NOTE: This interview excerpt is transcript only
Joanna Macy is the root teacher of the Work That Reconnects, which exists to encourage the collective realization that being alive at this time is an extraordinary opportunity. As a Buddhist scholar, systems theorist and deep ecologist, Joanna is a respected voice in addressing psychological and spiritual issues of the nuclear age, the cultivation of ecological awareness, and the relationship between Buddhist thought and contemporary science. Through her books and teachings, Joanna reminds us of our potential to influence the fate of the Earth and the survival of future generations. With her radiant, uplifting and dignified presence, Joanna helps people transform despair and apathy into openings to rejoice and be useful. In this interview, she reminds us of the restorative leadership practice of being intentional with life’s resonant influence, affirming that leadership is about inspiring people’s reverence, appreciation and gratitude for the miracle of life on Earth.
On Leading Transcript
Seana Lowe Steffen, host: What are you grateful for or proud of contributing through your life’s work?
Joanna Macy, guest: I am so grateful for the Work That Reconnects. This is a form of group work that is trickling out through thousands of channels under hundreds of auspices in different ways: through churches, through schools, through various campaigns and NGOs. It’s helping people to tell the truth, helping people be present to the absolute immensity of what is befalling our people and all our brother-sister species, and to the profound concern for the future of all and this exquisite planet. The Work That Reconnects creates places where people use non-threatening methodologies to listen to each other and themselves. The voice that most people need to hear is the voice from within. By facing our pain we come to a transformed worldview and experience that the web of life works through us.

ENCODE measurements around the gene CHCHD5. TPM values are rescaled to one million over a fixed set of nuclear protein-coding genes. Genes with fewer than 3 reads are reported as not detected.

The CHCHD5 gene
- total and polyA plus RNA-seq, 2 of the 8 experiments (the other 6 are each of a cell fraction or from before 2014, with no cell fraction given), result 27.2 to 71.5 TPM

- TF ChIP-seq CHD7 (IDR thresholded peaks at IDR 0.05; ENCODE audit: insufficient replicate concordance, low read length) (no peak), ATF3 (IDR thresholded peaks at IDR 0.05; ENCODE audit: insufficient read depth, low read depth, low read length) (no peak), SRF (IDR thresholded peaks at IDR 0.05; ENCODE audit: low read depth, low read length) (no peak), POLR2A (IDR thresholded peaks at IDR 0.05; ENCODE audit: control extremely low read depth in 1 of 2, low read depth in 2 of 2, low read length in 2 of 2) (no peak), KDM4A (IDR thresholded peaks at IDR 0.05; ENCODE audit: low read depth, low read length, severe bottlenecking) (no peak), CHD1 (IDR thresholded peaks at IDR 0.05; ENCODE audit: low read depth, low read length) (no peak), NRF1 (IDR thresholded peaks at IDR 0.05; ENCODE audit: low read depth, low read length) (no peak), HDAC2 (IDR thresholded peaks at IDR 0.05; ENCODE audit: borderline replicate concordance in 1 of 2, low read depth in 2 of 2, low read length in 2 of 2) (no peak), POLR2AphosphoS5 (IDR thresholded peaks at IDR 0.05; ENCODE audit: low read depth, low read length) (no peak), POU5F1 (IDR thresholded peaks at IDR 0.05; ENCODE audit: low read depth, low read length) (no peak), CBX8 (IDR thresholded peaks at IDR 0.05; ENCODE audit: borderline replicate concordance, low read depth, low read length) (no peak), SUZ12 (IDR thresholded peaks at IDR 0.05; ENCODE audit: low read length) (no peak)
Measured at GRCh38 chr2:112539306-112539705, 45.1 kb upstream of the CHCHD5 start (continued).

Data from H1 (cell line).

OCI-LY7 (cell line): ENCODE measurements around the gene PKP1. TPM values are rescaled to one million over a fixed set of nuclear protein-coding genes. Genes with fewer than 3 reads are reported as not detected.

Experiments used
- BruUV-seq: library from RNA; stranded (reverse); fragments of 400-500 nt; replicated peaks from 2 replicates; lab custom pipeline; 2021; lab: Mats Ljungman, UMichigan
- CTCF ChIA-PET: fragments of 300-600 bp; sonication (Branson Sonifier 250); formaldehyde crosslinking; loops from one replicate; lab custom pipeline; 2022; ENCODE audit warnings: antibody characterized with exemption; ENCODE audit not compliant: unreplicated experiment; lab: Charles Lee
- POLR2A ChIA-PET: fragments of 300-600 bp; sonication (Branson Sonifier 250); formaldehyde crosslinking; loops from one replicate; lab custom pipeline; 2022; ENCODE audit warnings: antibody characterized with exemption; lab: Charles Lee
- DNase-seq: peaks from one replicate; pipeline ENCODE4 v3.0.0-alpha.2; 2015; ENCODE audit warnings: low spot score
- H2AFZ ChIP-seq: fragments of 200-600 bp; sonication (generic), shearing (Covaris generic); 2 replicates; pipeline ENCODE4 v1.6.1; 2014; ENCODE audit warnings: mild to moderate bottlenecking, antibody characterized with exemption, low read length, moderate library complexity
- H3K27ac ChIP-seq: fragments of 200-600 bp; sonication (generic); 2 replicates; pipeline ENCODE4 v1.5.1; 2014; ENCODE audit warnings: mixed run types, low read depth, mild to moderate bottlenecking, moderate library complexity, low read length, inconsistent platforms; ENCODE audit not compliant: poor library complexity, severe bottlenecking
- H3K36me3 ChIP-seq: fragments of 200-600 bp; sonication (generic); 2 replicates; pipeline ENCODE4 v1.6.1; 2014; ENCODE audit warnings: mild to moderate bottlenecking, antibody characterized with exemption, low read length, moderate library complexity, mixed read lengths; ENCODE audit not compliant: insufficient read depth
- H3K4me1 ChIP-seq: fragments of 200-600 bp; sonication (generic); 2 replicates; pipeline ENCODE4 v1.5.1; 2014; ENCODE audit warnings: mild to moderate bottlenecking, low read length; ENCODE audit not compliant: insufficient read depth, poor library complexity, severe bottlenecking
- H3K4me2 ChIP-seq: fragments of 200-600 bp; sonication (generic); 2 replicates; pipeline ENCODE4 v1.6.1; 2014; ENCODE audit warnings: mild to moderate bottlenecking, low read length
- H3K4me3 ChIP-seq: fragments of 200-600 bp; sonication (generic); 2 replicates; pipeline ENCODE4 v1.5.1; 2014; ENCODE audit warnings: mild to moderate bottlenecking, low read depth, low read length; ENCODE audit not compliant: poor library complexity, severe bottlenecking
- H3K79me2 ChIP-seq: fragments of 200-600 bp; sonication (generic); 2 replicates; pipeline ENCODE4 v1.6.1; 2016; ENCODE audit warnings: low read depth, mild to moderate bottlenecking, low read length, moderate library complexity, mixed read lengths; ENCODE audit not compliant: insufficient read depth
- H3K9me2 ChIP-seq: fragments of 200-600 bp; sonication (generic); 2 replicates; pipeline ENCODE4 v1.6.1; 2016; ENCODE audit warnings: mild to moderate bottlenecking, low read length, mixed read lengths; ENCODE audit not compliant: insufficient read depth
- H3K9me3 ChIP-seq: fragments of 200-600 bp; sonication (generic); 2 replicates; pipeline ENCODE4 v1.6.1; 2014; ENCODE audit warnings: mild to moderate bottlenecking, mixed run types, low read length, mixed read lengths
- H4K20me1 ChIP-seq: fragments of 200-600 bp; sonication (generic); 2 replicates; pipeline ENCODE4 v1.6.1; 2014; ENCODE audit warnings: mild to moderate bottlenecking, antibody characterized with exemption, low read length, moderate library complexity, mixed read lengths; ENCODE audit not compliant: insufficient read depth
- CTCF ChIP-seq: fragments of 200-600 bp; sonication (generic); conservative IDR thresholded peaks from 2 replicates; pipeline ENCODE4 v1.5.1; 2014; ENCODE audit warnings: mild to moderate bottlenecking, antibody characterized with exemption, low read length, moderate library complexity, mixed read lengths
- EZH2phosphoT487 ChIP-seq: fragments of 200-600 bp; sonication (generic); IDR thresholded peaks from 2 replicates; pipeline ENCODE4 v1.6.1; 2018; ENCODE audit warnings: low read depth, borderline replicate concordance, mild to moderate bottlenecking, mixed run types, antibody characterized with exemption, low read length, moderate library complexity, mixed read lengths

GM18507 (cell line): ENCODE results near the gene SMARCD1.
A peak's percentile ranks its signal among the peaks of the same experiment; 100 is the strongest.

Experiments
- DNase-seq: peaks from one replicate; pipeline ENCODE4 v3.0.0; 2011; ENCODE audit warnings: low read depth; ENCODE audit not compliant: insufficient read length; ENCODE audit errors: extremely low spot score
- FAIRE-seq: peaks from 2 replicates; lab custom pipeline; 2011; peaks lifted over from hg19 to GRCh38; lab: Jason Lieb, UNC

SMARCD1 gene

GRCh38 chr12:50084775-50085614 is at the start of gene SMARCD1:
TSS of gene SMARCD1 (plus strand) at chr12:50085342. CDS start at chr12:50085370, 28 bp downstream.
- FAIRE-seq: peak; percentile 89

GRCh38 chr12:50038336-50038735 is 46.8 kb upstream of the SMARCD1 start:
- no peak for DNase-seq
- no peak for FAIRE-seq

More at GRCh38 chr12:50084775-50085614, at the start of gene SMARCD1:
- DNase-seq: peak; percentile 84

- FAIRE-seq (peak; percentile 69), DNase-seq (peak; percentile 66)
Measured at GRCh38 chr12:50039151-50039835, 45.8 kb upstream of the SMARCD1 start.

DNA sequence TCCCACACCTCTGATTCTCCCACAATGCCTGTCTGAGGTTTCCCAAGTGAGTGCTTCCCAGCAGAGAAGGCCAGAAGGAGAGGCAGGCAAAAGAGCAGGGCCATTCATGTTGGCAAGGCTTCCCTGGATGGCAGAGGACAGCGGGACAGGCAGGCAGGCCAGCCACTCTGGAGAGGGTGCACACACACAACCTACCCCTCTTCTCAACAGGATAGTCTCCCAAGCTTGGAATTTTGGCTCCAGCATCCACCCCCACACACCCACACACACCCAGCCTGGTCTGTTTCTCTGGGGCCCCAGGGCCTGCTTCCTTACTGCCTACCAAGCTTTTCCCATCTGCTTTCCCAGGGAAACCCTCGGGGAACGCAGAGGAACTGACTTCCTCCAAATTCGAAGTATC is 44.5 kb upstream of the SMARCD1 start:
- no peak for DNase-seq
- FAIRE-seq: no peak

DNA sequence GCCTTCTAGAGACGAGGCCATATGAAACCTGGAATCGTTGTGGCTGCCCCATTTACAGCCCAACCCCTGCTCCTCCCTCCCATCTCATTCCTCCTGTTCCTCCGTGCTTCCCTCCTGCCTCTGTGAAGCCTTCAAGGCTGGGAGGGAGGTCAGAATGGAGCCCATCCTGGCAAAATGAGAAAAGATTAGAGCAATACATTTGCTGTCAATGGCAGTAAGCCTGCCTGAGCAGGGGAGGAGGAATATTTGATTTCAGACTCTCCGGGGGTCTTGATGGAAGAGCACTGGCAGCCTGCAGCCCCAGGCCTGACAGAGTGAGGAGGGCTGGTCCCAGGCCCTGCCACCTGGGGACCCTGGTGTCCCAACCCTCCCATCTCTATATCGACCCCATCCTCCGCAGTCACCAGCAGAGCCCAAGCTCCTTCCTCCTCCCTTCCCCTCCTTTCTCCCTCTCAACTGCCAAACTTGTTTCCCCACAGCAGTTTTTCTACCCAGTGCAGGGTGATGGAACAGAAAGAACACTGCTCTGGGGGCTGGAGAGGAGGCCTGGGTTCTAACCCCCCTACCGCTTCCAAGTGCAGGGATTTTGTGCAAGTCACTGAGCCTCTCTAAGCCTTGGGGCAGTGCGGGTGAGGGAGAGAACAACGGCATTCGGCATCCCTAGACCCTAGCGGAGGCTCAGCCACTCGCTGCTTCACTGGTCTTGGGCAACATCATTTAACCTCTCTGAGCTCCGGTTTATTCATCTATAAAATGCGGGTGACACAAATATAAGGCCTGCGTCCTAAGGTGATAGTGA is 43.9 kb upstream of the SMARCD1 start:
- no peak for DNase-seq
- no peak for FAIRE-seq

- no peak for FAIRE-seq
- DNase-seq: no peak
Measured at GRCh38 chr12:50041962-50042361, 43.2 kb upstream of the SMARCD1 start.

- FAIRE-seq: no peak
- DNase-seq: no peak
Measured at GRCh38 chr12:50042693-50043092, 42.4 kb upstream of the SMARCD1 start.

Seana: What does it mean to find one’s inner authority and how does it serve sustainability?
Joanna: The great teachers remind us that we come forth from the Earth, that we’ve got a long and venerable story. It is finding the inner authority to practice the mudra or gesture of the Buddha, touching the Earth. It is also Native Americans who touch the Earth as recognition of the interconnectedness of life that is affirmed in their practice of giving greetings and thanks consistently to life forms. I find that the universe story as it’s presented to us by Sister Miriam McGillis, Thomas Berry, Brian Swimme--this story emerging from science and the spiritual affirmation of the beauty and wonder of evolving of life--helps us feel a tremendous sense of authority. That’s what I mean when I say, “We should act our true age,” because that’s our pedigree. At least 4.5 billion years is the age of Gaia our planet, and 14 billion years is the age of our universe. Every particle and every atom and every molecule in our body goes back, back, back to that first splitting and spinning of the stars, to the first flaring forth of space and time. So that’s how I see our authority. And with credentials like that, we can find fearlessness in speaking truth and calling others to serve our living planet and the web of life evolving in complexity and intelligence. The continuity of that is what sustainability means. Any of us can claim that authority, just as the Buddha did under the Bodhi tree when Mara asked him, “By what authority do you think you have to resolve the issue of suffering?” His answer was to simply touch the Earth. He didn’t show his resume, he didn’t say anything about his particular achievements or credentials or diplomas or awards. We are here at this point in this incredibly dangerous and pregnant moment on Earth where we can, through our actions, let our intelligence and our gifts unfold for the health and beauty of life rather than its destruction. That’s sustainability.
Seana: Could you talk about the Onondaga example of leadership and why you “felt proud to be a human being” as a result of their choice?